Monday, February 16, 2015

Why Greece’s finance minister denies that he’s a game theorist

by Henry Farrell

Washington Post

February 16, 2015

Greek finance minister and academic game theorist Yanis Varoufakis has an op-ed in the New York Times today arguing that he does not really believe in game theory.
Because I spent many years during my previous life as an academic researching game theory, some commentators rushed to presume that as Greece’s new finance minister I was busily devising bluffs, stratagems and outside options, struggling to improve upon a weak hand. … The trouble with game theory, as I used to tell my students, is that it takes for granted the players’ motives.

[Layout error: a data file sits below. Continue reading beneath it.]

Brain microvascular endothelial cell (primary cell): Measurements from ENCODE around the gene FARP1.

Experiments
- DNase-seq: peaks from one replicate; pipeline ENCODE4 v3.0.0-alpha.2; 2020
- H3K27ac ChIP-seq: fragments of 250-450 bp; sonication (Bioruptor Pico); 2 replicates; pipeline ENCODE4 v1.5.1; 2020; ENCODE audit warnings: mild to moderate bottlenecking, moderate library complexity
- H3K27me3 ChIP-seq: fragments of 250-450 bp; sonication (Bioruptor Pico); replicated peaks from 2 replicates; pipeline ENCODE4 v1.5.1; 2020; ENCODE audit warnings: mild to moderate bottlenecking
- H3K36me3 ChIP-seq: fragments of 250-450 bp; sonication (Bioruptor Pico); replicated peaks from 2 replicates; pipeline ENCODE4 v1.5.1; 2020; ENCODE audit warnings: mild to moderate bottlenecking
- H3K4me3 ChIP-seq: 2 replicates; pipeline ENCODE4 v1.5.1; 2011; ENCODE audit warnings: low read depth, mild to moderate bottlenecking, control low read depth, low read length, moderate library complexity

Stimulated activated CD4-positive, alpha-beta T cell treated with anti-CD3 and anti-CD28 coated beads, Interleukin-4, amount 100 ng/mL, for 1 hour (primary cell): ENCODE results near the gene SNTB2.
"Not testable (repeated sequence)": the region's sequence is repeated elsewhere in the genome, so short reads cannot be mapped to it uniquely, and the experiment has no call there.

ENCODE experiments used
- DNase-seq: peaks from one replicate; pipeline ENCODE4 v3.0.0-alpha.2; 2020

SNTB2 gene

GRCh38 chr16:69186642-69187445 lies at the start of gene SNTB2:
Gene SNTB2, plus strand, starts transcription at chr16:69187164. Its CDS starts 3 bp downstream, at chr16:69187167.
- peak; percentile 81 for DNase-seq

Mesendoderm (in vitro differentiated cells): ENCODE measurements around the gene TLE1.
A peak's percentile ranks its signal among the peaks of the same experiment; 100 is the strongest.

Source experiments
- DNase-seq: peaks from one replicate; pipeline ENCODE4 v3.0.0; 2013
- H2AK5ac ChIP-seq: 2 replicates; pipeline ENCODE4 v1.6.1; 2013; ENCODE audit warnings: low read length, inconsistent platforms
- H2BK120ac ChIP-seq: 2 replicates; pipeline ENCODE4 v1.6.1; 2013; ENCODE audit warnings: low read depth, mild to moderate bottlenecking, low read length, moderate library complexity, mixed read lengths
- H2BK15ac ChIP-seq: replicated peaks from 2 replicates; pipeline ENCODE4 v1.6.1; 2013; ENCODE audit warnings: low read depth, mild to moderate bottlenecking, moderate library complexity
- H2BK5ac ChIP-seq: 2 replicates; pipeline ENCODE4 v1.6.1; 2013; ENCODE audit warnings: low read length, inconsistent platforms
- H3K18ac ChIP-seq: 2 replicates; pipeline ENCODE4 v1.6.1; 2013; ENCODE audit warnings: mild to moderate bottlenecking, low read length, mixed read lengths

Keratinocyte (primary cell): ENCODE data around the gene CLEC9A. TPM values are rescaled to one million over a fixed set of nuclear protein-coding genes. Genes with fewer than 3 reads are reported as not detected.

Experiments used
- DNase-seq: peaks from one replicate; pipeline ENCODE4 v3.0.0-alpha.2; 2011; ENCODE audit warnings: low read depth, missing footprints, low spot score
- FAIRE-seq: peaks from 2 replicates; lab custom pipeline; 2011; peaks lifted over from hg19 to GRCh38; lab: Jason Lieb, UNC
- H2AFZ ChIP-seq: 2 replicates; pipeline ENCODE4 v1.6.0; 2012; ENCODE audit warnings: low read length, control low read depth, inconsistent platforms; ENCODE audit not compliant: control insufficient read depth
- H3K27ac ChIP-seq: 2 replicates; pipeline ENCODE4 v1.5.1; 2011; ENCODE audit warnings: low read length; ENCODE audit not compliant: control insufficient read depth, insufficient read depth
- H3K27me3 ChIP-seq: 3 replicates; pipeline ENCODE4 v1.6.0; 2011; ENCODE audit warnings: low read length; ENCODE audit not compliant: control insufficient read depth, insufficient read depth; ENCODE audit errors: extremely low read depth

The context is the negotiations between Greece and the other member states of the European Union over Greece’s debt program, where Greece and other member states (especially Germany) are engaged in hard bargaining. Varoufakis argues that he has sincere motivations which mean that he will not give into EU threats to abandon Greece if it does not stick with some version of the current bailout program.He believes that Europe is thinking about how to deal with indebted countries in a fundamentally incorrect way. It needs to re-engage with European citizens, and recognize the appalling poverty that its current policies are creating. Varoufakis argues that his only ethical choice is to stick to the lines he has laid down, even if this potentially causes pain to the Greek people whom he represents.


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